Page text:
A startling rise in the number of investment advisory firms setting up shop in Korea this year has heightened concerns that growing competition could be detrimental to the nation’s asset management industry.

The past four years have witnessed a 74% increase in such companies to 129 as at August this year, from 74 at the end of 2006.

While the average annual growth rate has been 10% over this period, the past two years have witnessed a sharp acceleration. A total of 16 such firms were set up in 2009, and a further 21 have already been established this year, according to the Korea Financial Investment Association (Kofia).

By contrast, since the end of 2006 just 18 asset management firms have been established, taking the overall tally to 71.

There are two tiers of investment advisory firms in Korea: those that cater to high-net-worth individuals (HNWIs) and institutional investors; and those that deal with the retail community. Predominantly these firms invest in the domestic stock market for their clients, seeking alpha.

However, unlike asset management companies, investment advisory firms are not allowed to manufacture or issue fund products to retail investors. As such they do not have a retail distribution network, and therefore are subject to less strict regulation.

Several reasons have been put forward to explain the proliferation of these firms over the past two years.

The Financial Investment Service and Capital Market Act of February 2009 halved the level of paid-up equity capital required for advisory firms with discretionary mandates to $1.25 million, while it also reduced the number of eligible professionals needed at each firm to two, from four. 

Generally the requirements for establishing an advisory firm in Korea are considered far less stringent than they are for asset management companies.

There has also been a recent increase in wrap-account business among brokerage firms, which offer these private accounts to their clients and often outsource investment management responsibility to boutique advisory firms in an effort to generate higher returns.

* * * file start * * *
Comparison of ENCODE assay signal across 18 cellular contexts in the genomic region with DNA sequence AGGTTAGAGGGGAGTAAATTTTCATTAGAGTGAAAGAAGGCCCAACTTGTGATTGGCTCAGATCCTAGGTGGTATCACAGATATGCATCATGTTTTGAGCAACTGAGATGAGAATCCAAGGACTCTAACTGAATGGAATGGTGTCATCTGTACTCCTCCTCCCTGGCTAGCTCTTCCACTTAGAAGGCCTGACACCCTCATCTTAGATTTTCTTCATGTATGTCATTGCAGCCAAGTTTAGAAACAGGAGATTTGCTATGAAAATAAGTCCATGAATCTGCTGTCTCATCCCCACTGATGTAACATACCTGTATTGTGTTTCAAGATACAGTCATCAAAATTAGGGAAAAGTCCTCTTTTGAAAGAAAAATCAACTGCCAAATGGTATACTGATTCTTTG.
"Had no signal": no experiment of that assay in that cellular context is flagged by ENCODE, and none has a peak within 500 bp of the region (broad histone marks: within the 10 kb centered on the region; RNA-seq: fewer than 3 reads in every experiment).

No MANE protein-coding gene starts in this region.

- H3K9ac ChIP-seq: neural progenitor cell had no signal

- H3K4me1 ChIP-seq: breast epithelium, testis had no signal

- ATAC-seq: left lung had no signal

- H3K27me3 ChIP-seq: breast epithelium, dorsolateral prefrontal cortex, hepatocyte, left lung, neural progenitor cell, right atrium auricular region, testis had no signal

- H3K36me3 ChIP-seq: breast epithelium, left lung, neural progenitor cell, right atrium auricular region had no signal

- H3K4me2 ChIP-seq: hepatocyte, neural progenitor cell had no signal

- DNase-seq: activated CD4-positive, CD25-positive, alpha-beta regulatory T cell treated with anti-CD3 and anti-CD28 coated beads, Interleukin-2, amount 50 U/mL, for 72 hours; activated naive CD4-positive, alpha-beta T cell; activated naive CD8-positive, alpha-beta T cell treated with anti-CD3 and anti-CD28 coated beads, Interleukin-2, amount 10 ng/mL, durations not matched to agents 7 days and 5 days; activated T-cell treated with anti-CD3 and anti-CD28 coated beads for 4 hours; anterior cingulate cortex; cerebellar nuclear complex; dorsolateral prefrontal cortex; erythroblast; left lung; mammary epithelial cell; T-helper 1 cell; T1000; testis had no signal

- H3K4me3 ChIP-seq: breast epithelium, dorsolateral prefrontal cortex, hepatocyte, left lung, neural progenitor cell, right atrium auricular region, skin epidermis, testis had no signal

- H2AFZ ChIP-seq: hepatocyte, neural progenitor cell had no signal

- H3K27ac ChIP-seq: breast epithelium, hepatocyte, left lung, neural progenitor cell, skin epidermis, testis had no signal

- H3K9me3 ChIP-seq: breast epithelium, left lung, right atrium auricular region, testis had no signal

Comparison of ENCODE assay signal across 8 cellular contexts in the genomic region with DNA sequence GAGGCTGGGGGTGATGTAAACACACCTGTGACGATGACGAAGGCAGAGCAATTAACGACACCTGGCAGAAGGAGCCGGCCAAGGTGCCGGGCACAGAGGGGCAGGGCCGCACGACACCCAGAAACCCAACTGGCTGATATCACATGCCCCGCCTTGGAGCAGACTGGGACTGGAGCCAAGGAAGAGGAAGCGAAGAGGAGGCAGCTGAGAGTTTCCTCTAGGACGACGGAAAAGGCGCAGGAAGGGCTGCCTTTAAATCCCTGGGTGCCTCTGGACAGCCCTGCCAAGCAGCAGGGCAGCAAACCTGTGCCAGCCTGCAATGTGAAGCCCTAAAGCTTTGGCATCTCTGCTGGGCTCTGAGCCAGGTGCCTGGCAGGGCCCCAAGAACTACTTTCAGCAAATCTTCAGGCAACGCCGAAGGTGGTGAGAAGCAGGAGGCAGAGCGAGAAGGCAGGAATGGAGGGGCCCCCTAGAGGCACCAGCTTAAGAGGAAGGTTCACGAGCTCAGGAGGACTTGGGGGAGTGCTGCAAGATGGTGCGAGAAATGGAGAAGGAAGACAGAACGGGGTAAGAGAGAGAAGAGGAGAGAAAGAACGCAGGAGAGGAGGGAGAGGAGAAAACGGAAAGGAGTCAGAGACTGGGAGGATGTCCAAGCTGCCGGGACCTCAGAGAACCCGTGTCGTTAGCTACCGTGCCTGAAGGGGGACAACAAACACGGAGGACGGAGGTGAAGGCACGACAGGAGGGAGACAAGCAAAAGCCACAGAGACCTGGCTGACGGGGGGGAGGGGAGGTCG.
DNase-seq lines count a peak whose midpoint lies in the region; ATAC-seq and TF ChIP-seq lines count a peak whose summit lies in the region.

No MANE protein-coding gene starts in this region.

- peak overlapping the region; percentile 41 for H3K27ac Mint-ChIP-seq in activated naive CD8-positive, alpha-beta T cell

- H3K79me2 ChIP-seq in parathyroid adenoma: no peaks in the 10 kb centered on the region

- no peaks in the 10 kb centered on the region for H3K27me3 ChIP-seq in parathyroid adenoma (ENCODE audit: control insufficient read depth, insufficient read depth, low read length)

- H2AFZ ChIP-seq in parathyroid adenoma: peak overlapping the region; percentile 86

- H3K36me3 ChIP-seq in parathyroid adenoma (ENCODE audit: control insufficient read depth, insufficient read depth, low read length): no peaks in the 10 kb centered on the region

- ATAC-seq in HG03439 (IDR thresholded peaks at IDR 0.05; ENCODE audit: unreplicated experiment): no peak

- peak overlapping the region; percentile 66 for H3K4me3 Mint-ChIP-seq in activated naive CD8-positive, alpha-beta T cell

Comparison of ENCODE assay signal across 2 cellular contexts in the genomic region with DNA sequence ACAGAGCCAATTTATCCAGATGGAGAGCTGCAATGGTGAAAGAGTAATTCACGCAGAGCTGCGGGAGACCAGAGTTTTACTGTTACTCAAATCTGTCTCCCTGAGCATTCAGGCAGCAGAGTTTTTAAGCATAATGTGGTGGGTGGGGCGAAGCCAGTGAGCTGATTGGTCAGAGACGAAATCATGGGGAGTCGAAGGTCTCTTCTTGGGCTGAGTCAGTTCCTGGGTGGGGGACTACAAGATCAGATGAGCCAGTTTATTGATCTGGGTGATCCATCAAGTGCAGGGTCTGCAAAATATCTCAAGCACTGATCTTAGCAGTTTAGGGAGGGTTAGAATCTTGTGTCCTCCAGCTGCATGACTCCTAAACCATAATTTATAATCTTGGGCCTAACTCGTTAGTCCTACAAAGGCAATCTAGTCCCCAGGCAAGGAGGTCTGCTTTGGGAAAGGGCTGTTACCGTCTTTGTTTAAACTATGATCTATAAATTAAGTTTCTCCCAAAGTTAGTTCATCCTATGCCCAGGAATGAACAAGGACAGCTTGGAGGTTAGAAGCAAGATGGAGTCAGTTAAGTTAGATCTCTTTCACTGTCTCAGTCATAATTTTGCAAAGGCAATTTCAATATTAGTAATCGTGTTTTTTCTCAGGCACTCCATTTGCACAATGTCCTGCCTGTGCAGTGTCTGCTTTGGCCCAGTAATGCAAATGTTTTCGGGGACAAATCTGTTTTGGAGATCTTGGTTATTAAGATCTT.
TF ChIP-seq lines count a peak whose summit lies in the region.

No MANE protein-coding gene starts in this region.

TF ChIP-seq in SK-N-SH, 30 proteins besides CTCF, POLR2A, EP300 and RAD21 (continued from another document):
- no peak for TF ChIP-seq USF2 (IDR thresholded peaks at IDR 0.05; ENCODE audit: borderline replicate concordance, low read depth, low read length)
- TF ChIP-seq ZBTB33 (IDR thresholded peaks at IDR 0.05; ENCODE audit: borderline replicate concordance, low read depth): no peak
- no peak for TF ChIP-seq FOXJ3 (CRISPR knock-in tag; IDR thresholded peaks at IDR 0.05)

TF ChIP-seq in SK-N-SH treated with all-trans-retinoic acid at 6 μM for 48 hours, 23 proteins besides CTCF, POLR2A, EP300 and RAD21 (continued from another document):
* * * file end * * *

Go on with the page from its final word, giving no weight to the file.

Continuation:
“Many retail fund investors who were disappointed by local asset management companies’ performance have been turning to investment advisory companies for more bespoke investment styles with potential extra returns,” says a source from Kofia.

However, Kofia is concerned that the growth of investment advisory firms is raising competition to the point where the industry standards could become compromised.

There is also a market concentration issue, with the top five investment advisory firms enjoying a 45% market share as of March this year. Plus, the fact that most of these firms predominantly invest in local stocks means that they are subject to a large degree of market risk and volatility.

Investment advisory companies had $15.6 billion in assets under management (AUM) at their peak in 2007, but this sank to $9.9 billion in 2008 as a consequence of global liquidity problems. As of June this year, AUM had risen again to $11.5 billion.

By comparison, the asset management industry saw AUM peak at $289 billion in 2008, but fall to $266 billion in 2009. It stands at about $264 billion at present.

The Financial Supervisory Service has pledged to provide more comprehensive internal guidelines for the industry on portfolio and risk management in order to better protect investors.